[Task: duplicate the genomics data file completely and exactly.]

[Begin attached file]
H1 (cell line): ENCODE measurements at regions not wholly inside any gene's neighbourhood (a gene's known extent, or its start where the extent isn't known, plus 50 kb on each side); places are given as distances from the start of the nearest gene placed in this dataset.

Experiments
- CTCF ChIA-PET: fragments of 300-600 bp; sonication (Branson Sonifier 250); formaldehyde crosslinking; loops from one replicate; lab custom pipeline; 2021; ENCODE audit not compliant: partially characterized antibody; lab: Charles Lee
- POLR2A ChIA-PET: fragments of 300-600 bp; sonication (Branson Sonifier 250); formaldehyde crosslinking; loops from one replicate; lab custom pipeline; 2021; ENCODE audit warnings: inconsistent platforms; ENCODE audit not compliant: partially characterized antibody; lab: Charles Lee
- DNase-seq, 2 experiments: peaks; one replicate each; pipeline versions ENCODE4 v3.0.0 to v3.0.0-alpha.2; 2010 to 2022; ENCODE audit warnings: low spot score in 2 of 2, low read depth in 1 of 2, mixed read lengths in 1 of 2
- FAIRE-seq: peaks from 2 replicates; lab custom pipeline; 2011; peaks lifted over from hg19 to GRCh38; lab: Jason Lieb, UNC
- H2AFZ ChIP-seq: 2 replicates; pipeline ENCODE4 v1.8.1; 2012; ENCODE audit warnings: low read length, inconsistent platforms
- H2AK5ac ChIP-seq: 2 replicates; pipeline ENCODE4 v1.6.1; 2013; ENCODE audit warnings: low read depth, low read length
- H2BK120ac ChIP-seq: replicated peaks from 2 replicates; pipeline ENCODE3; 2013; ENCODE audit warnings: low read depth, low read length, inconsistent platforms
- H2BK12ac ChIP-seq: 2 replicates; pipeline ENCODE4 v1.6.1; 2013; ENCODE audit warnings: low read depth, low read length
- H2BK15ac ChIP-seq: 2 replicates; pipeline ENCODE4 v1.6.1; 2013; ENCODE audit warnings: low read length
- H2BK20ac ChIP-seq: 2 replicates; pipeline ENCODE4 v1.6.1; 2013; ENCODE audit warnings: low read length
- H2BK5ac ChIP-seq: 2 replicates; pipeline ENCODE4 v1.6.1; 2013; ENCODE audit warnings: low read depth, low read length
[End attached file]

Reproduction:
H1 (cell line): ENCODE measurements at regions not wholly inside any gene's neighbourhood (a gene's known extent, or its start where the extent isn't known, plus 50 kb on each side); places are given as distances from the start of the nearest gene placed in this dataset.

Experiments
- CTCF ChIA-PET: fragments of 300-600 bp; sonication (Branson Sonifier 250); formaldehyde crosslinking; loops from one replicate; lab custom pipeline; 2021; ENCODE audit not compliant: partially characterized antibody; lab: Charles Lee
- POLR2A ChIA-PET: fragments of 300-600 bp; sonication (Branson Sonifier 250); formaldehyde crosslinking; loops from one replicate; lab custom pipeline; 2021; ENCODE audit warnings: inconsistent platforms; ENCODE audit not compliant: partially characterized antibody; lab: Charles Lee
- DNase-seq, 2 experiments: peaks; one replicate each; pipeline versions ENCODE4 v3.0.0 to v3.0.0-alpha.2; 2010 to 2022; ENCODE audit warnings: low spot score in 2 of 2, low read depth in 1 of 2, mixed read lengths in 1 of 2
- FAIRE-seq: peaks from 2 replicates; lab custom pipeline; 2011; peaks lifted over from hg19 to GRCh38; lab: Jason Lieb, UNC
- H2AFZ ChIP-seq: 2 replicates; pipeline ENCODE4 v1.8.1; 2012; ENCODE audit warnings: low read length, inconsistent platforms
- H2AK5ac ChIP-seq: 2 replicates; pipeline ENCODE4 v1.6.1; 2013; ENCODE audit warnings: low read depth, low read length
- H2BK120ac ChIP-seq: replicated peaks from 2 replicates; pipeline ENCODE3; 2013; ENCODE audit warnings: low read depth, low read length, inconsistent platforms
- H2BK12ac ChIP-seq: 2 replicates; pipeline ENCODE4 v1.6.1; 2013; ENCODE audit warnings: low read depth, low read length
- H2BK15ac ChIP-seq: 2 replicates; pipeline ENCODE4 v1.6.1; 2013; ENCODE audit warnings: low read length
- H2BK20ac ChIP-seq: 2 replicates; pipeline ENCODE4 v1.6.1; 2013; ENCODE audit warnings: low read length
- H2BK5ac ChIP-seq: 2 replicates; pipeline ENCODE4 v1.6.1; 2013; ENCODE audit warnings: low read depth, low read length